Caging the queen first makes it easier to find her, ensures that she is not harmed in this process, and when she is caged the colony gets a brood break. The bacteria that causes EFB (Melissococcus plutonius) lives in honey and wax, so the bees need to expend all of their resources on making new wax and not feeding new eggs and larva–the new wax is later cut out. In the photo above the opening of the queen cage is face down, you do not want to do this if attendants are in the queen cage with her. If an attendant dies they can block the opening, preventing the queen from leaving the queen cage.
Step 3: Cover most of the hive with top bars if using a top bar hive so that bees aren’t completely exposed when they are shaken into the new hive.
It’s also a good idea to keep the infected area of the hive covered as much as possible to limit robbing and exposing other colonies to bacteria laden comb and honey.
Step 4: Shake bees into the new hive one bar at a time, cutting the comb off of the old bar and placing it into a closed container. (The old bars will need to be disinfected along with the old hive)
Step 5: Once new hive is completely assembled-close off the old hive completely and move it out of the way.
Step 6: Place colony in its original hive location.
The hive will quickly focus it’s efforts on building new comb. This is just what we want, as it encourages the bees to empty their honey crop and stomach of nectar infected with EFB. Infected honey (in their gut) is also not fed to larva at this time.
Step 7: Make sure hive is fed sugar water
Feeding the hive sugar water ensures that they have a decent food source, and more quickly clears their gut of nectar infected with EFB.
Step 8: Come back in 3 days to ensure that queen is released and cut out all of the new comb they have built. You don’t want to leave this new comb as it may have remaining bacteria. Now is a good time to add more uninfected comb and resources (honey and pollen).
Step 9 (optional): Requeen.
I re-queened these hives as this gave us one more way of ensuring that the EFB doesn’t reoccur. The old queen showed that her offspring could easily succumb to EFB. So why did I go ahead and cage the old queen? I caged the old queen and left her in the hive briefly so that the colony was more intact after having all of their brood taken away. Doing a shook swarm causes a lot of stress temporarily. Taking away the queen would just be one more strain on the hive and another reason for them to not behave as a cohesive colony.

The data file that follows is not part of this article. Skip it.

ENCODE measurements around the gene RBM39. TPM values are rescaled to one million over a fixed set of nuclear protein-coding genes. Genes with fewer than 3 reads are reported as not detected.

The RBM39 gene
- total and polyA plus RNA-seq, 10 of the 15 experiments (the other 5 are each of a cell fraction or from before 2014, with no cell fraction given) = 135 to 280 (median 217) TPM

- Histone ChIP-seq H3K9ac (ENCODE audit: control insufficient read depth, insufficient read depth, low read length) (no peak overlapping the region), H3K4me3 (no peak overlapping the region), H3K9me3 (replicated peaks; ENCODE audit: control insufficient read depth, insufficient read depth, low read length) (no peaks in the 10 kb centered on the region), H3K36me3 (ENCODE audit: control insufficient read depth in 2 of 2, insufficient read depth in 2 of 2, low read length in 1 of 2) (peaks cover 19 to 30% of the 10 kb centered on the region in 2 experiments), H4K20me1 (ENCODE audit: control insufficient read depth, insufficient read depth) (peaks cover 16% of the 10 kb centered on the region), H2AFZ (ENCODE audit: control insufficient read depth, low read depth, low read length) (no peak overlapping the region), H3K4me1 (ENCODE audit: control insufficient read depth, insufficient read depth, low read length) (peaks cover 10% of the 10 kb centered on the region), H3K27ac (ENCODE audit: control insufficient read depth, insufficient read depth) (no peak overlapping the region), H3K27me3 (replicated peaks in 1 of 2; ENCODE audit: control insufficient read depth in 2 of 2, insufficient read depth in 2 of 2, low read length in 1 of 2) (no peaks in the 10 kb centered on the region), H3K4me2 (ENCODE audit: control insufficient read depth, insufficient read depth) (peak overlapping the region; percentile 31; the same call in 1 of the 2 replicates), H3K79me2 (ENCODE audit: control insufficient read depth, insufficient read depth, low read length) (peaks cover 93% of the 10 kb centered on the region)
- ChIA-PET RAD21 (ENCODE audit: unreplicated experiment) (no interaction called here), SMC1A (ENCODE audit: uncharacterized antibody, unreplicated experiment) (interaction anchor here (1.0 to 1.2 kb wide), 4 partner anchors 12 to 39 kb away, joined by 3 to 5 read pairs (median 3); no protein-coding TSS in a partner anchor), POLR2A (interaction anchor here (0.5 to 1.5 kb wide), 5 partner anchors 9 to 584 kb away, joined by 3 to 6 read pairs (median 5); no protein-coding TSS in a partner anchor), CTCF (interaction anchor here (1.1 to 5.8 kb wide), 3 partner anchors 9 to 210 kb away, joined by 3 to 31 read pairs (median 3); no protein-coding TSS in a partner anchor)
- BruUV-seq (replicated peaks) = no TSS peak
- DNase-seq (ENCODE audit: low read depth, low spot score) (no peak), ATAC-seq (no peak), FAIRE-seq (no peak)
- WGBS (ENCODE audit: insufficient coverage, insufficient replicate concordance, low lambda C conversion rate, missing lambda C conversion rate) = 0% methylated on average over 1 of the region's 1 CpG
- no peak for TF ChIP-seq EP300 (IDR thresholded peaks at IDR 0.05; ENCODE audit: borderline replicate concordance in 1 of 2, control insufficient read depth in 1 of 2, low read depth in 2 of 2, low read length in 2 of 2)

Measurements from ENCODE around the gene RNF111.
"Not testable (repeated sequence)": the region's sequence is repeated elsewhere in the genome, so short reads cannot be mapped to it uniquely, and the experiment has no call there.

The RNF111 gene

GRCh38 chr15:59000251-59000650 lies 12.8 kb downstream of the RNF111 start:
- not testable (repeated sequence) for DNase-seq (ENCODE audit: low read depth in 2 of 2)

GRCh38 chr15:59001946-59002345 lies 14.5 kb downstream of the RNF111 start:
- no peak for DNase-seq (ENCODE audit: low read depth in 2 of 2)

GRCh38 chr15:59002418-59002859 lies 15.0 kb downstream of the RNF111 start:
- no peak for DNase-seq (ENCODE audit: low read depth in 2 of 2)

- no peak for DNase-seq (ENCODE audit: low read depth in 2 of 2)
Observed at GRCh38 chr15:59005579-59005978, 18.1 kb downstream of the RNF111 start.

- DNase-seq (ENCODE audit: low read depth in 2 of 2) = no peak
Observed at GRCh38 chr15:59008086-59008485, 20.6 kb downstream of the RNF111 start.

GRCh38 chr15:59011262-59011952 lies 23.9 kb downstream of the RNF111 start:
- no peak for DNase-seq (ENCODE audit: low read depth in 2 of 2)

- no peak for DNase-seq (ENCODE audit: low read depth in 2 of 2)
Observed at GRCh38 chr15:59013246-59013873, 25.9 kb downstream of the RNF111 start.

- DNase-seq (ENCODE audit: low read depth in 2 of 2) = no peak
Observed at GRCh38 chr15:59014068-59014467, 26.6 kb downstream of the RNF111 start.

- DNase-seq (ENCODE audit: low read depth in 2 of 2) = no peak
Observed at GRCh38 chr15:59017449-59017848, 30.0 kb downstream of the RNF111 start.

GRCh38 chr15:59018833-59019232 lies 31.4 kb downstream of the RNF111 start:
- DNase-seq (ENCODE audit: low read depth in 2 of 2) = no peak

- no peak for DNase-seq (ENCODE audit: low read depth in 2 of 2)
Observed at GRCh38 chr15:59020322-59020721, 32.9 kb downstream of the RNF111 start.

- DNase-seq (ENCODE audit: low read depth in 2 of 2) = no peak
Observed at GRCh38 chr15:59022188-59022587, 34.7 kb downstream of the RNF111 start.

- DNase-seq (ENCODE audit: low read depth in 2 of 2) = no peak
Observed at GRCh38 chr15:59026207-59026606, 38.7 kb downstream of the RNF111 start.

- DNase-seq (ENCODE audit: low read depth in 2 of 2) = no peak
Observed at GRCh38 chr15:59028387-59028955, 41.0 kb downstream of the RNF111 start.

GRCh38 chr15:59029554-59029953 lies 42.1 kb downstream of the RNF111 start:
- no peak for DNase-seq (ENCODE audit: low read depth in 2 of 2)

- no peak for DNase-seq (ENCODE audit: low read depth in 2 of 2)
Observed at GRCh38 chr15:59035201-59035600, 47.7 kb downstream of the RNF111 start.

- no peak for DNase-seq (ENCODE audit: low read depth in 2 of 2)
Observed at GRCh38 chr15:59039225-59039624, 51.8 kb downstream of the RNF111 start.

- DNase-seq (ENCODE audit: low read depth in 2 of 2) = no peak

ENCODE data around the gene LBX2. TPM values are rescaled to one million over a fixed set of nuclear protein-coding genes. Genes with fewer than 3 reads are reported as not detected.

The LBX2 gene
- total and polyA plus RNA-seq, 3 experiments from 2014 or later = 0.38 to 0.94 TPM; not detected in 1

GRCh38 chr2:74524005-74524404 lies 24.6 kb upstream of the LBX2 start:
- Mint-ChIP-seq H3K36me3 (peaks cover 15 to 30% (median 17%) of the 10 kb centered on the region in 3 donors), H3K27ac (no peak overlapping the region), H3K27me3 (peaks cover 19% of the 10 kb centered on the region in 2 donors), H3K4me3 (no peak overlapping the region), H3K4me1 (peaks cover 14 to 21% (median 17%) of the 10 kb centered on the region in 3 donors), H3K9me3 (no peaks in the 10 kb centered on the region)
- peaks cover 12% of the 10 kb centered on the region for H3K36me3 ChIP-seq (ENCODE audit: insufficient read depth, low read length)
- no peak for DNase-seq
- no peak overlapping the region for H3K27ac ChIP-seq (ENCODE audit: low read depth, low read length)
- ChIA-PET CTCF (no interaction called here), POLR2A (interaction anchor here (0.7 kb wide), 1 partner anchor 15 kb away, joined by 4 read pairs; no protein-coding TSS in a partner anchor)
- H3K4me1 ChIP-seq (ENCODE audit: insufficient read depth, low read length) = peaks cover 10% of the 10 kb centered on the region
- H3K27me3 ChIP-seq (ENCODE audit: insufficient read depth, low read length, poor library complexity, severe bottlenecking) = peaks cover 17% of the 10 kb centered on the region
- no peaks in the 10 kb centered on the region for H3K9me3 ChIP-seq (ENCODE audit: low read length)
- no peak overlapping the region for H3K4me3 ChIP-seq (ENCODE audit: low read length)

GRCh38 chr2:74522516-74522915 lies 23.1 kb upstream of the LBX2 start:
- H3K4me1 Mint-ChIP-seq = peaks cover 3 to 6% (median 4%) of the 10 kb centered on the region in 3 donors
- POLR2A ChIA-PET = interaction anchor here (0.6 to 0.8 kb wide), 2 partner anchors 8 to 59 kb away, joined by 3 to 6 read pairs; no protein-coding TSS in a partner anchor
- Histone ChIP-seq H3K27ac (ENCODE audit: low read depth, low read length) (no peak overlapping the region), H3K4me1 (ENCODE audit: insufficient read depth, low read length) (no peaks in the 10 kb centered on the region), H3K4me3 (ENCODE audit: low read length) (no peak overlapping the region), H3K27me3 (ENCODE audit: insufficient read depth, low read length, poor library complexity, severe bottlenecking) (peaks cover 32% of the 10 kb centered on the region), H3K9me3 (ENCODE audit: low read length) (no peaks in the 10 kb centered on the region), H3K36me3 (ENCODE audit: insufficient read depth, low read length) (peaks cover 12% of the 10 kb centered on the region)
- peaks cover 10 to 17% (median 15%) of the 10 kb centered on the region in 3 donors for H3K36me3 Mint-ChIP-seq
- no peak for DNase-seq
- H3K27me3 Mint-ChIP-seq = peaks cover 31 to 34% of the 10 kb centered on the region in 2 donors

Outlook: After a week and a half (April 15th) the bees are showing no signs of EFB. The brood looks healthy and the bees are quickly expanding with new comb, brood, nectar and pollen.
Unfortunately, Hive 1 that was showing none and then very few signs of EFB also succumbed to this disease. This hive was also requeened and is being fed sugar water in hopes that the EFB will clear up without having to do a shook swarm. If possible, I’d like to move this hive to another area to place it in quarantine…
More on EFB:
European Foulbrood is known to be brought on by stressors such as poor nutrition. When the hive is weakened larva can succumb to the bacterium Melissococcus plutonius.
This bacteria is spread when tools or resources from one infected colony come into contact with another. Sometimes this bacteria is spread through natural bee movement. Bees carry bacteria in their gut with nectar that is then fed to larva and spread throughout a colony. It was no surprise that EFB seems to have affected most hives in the apiary. Hives are close together and students carry hive tools from one hive to the next. Its always important to wear gloves or wash hands, and disinfect hive tools when going from one hive to another.
CREDIT: Thank you Sarah Simms for giving hours of your time to this process and for taking the videos and many of the great photos above. This couldn’t have been done without you!